MI5 believed a hard core of around 750 teachers was trying to spread Communist propaganda in British schools after the Second World War, newly-released documents reveal.
A memo by the national security service written in August 1949 charts apparent Communist efforts to recruit teachers and infiltrate the leadership of the National Union of Teachers.
The document, which talks of a Soviet-backed drive dating back to 1920 to free worldwide education from capitalist "enslavement", also reports attempts to penetrate teaching in British colonies in the early post-war period.
According to MI5, which had heavily infiltrated the British Communist party in 1946, teachers accounted for 755 of its 38,766 known members.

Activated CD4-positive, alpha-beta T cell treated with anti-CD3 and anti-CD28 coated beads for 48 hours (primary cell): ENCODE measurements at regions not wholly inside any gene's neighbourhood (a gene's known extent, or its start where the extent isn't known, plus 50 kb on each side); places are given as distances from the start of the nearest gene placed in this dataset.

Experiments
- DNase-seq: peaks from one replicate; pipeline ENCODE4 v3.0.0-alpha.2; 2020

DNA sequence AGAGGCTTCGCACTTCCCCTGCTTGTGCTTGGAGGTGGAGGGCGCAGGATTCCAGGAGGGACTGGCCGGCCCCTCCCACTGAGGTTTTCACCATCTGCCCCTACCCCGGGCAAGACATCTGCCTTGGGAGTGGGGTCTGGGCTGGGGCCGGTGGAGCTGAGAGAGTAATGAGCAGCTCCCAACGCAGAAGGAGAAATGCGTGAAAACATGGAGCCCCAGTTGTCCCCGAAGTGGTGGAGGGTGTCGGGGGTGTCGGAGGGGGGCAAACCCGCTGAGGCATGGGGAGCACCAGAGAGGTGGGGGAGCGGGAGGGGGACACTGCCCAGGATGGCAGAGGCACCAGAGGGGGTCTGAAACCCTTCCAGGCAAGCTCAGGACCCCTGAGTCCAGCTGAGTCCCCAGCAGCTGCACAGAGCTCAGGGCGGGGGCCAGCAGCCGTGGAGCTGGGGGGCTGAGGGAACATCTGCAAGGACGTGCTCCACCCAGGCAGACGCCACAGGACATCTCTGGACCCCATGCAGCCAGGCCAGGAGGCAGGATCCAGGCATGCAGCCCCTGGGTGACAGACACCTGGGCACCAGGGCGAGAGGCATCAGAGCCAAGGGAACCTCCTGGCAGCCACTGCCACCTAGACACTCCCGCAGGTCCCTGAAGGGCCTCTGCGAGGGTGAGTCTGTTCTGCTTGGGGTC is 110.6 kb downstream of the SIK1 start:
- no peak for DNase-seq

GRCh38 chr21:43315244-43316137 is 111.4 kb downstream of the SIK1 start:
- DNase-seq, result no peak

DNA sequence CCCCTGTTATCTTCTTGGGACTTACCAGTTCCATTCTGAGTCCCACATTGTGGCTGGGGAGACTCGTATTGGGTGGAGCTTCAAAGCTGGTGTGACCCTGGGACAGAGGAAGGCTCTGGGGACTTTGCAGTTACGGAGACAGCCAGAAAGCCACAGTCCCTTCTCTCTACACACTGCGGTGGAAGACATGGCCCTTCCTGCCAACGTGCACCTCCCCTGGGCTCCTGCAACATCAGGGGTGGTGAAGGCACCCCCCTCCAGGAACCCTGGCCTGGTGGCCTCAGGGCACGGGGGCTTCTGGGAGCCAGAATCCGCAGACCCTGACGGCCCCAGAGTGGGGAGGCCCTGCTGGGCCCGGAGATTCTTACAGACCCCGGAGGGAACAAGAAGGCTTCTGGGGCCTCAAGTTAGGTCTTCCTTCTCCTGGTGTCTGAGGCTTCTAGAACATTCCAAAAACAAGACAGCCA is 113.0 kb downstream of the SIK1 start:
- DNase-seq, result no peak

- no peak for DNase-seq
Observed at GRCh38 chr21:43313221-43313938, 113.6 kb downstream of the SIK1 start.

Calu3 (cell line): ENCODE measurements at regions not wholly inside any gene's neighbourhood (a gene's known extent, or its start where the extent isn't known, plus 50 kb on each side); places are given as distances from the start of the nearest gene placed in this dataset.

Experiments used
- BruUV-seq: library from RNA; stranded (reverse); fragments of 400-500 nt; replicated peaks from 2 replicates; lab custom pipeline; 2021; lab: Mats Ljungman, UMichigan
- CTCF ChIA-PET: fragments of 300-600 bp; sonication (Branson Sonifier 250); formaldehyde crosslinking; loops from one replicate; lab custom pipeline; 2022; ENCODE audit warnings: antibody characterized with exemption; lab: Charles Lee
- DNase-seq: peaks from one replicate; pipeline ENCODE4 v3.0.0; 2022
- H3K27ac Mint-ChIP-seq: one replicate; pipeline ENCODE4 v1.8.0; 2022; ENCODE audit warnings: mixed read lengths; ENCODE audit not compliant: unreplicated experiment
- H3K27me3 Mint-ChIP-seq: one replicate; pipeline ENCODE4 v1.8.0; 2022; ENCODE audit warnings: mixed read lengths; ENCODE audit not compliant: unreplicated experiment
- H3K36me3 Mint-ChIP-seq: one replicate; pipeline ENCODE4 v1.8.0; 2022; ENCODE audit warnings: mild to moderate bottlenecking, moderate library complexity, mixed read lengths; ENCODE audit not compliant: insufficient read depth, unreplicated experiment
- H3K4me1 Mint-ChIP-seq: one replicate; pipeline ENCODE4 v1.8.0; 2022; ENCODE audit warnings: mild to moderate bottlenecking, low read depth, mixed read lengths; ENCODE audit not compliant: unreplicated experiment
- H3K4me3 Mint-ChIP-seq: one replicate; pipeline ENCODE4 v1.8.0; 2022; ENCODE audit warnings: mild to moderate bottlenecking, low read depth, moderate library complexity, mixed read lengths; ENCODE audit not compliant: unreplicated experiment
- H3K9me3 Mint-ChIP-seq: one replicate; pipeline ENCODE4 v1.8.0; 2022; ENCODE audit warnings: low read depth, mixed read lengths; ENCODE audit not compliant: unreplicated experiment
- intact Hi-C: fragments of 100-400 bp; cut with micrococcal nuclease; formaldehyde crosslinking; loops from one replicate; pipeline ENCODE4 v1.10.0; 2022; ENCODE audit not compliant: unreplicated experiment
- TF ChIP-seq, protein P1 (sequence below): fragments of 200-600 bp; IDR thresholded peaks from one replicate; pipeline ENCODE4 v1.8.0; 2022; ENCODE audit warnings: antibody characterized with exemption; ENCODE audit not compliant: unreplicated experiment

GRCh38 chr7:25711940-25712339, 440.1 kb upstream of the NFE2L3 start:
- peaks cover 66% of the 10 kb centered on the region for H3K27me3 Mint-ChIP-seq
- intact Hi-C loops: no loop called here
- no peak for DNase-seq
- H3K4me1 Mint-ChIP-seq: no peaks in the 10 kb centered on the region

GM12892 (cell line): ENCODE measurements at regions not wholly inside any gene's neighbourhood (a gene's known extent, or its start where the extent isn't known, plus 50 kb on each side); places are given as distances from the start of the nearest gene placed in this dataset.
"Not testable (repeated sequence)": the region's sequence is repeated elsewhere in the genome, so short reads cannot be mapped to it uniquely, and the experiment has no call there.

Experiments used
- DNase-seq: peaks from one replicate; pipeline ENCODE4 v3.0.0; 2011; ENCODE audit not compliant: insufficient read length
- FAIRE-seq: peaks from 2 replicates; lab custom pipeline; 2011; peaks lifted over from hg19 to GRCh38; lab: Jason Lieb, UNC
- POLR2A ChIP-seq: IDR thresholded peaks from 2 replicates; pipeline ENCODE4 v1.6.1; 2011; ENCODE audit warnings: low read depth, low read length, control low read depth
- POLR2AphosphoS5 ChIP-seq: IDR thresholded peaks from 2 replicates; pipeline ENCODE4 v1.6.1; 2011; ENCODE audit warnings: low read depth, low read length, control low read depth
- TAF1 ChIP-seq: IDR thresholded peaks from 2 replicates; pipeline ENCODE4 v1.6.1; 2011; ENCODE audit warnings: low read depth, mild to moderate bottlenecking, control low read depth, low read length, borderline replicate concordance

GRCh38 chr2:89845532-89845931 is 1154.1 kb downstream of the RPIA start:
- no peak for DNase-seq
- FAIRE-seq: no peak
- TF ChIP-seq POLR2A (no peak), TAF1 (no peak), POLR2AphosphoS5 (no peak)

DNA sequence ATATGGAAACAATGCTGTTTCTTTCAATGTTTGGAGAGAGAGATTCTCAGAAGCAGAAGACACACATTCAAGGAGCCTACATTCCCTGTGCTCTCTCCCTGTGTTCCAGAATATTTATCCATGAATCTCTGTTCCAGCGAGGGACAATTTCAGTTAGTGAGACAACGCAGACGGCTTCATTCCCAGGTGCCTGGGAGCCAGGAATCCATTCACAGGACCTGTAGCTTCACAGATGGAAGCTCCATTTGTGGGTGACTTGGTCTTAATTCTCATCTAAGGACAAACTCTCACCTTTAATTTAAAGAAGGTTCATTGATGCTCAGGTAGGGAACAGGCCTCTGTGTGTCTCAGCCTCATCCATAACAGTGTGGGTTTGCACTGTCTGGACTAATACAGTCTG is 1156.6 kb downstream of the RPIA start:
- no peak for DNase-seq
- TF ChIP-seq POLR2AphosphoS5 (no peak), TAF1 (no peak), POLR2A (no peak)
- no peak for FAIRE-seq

By the time the report was written in August 1949, MI5 estimated that there had been "little change" with 700 to 750 staff in the party.
"Communist groups of teachers are active only in certain parts of the country," MI5 recorded. "These groups, where they do exist, aim at spreading communist propaganda in the schools among fellow teachers as well as the pupils."
The memo said that the party had "set much store" on efforts to infiltrate the NUT executive but had suffered a set-back two left-wing candidates doing poorly in 1949 union elections.
Steve Sinnott, the National Union of Teachers' general secretary and a former Communist Party member said: "The NUT has always been a broad church."